Whenever the module is reset to factory settings, or mode 1 is selected (the default state when the module is supplied), the module runs a test mode so that layout wiring can be checked.  The led flashes between 1 and 7 times per second to indicate which test is being performed.  Press the button briefly to move on to the next test.

1. When the module is powered on, it will switch reverse power to the main line.  The led will flash one flash per second.  At this point you can check the main track to confirm that the left rail is positive with respect to the right rail using a multimeter, track tester, or a locomotive.  If you press the button on the board briefly, the module will move on to the next test.

2. The module switches forward power to the main line.  The led will flash twice per second.  At this point you can check the main track to confirm that the right rail is positive with respect to the left rail.

3. The module switches forward power to the main line and to the N1 terminal.  The led will flash 3 times per second.  At this point you can check the track connected to N1 to confirm that the right rail is positive compared to the left rail.

4. The module switches forward power to the main line and to the R1 terminal.  The led will flash 4 times per second.  At this point you can check the track connected to R1 to confirm that the right rail is positive compared to the left rail.

5. The module switches forward power to the main line and to the N2 terminal.  The led will flash 5 times per second.  At this point you can check the track connected to N2 to confirm that the right rail is positive compared to the left rail.

6. The module switches forward power to the main line and to the R2 terminal.  The led will flash 6 times per second.  At this point you can check the track connected to R2 to confirm that the right rail is positive compared to the left rail.

7. The module disconnects power from the layout.  The led will flash 7 times per second.  At this point you can check that all the trackwork is dead.

8. The module enters a cycle of testing each of the solenoid points motors.  The module led increases in brightness whilst the CDU charges.  It then flashes once and operates the NORM1 points motor output.  It continues testing the REV1, NORM2 and REV2 outputs in turn, flashing the led two, three and four times before each operation.  This process continues until the power is removed from the module.

When you have completed your testing, you can reprogram the module to suit your layout.

 

 

Program Flow Diagram

Programming is performed by holding down the Push Button when switching on the power.

The red led on the PCB flashes at 1 second intervals.  When the required number of flashes is seen (see diagram below for the list of possible choices) the button is released to store the first value. At this point the led comes on for five seconds to confirm the value is stored.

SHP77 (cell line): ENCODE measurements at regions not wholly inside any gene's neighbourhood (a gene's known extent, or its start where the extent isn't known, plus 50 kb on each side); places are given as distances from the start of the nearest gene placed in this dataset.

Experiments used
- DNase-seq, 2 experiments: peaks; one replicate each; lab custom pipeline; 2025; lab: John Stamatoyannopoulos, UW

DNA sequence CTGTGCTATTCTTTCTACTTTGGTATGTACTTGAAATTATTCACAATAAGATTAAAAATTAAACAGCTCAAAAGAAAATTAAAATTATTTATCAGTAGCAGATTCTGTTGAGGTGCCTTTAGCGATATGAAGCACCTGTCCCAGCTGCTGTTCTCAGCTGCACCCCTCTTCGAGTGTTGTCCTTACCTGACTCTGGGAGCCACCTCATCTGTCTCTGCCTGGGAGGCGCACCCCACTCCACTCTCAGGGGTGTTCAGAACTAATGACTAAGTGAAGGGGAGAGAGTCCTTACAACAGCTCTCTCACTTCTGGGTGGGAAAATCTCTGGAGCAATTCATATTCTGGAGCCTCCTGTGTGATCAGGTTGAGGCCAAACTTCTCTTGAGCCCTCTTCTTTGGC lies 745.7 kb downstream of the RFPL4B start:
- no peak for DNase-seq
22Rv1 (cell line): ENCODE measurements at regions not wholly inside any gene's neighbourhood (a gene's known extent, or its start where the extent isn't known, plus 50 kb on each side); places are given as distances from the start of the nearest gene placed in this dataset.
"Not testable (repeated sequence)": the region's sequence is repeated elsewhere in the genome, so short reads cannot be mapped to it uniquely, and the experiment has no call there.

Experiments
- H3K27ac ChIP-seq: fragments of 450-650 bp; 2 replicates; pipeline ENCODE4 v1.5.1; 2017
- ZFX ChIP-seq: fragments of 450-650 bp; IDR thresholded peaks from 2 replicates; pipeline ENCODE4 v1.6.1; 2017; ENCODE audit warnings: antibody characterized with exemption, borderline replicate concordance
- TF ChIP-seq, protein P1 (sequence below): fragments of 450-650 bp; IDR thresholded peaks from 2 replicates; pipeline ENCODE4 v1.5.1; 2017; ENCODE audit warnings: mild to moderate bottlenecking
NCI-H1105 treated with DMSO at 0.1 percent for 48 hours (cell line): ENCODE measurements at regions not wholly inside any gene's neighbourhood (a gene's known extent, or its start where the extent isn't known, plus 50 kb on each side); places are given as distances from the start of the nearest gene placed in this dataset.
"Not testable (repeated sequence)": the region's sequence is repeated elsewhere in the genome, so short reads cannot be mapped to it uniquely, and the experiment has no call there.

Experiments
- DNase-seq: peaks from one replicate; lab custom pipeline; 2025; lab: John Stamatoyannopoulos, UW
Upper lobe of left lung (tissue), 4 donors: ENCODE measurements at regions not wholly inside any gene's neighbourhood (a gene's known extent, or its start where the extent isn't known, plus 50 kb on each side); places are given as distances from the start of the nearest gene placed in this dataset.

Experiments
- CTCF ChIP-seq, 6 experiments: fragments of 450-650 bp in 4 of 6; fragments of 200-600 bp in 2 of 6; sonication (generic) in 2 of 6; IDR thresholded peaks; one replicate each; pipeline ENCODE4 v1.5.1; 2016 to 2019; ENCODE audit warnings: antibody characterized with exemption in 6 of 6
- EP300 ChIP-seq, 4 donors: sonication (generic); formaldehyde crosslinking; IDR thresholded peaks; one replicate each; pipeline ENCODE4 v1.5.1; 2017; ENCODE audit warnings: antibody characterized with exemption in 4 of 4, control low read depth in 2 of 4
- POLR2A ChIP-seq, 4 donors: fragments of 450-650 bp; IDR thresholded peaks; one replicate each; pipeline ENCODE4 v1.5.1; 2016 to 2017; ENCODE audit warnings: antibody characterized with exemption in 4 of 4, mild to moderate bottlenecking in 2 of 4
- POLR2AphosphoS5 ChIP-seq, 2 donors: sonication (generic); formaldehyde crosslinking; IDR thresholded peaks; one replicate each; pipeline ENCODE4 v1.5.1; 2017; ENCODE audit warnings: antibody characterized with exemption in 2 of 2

The led then starts flashing again, and this time the button needs to be pressed to store the second value.

Once the two values to be stored are entered, the led flashes 10 times rapidly, and the module starts operating.

Most values entered can range between 1 and 255 (see below for limits).  If more are seen, or the programming is aborted by switching off, then the programming must be repeated.

Following the diagram is a detailed explanation of all the settings.

 

 

Notes & Troubleshooting

1. When first connecting up the module connect only the power supply and switch on.  You should hear the module running through a relay test sequence.

2. The default program is a test sequence and you will need to reprogram the module for the type of layout that you have.  If you don't do this, the led on the module will flash 1 per second, and the module will provide power to the main track, but no switching or reversing actions will take place.

3. An appropriate transit time will need to be programmed, otherwise the train will not complete its run all the way to the blocking diode at the end of the track.

4. Setting up a test track, before installing on a layout is a good idea.

5. With the module power off, the controller power is directed straight to the track, and the feeds to the straight-through paths of the points are energised.  This way you can test run a train.

6. The straight-through and thrown routes of the points can be swapped, by switching the NORM and REV connections at the module.  You will also need to swap the N and R connections to the track.

7. Five diodes are included with the module.  Points motors are not included.

8. Make sure the 12V DC power supply is rated at least 0.5A (500mA) otherwise the operation of the module will be eratic (trains may only run in one direction, or points operation may be weak or operate in only one direction).

9. After the power is applied, it takes more than 20 seconds before the train departs.  For some programs, it is 10 seconds or so before the train moves, as both sets of points are switched before the train departs.  If it takes much longer than this, it may be that the polarity of the track feed is reversed, and so the diode is preventing the train from departing.  This can make it look like trainmovements are int he wrong order, or that the wrong program has been selected.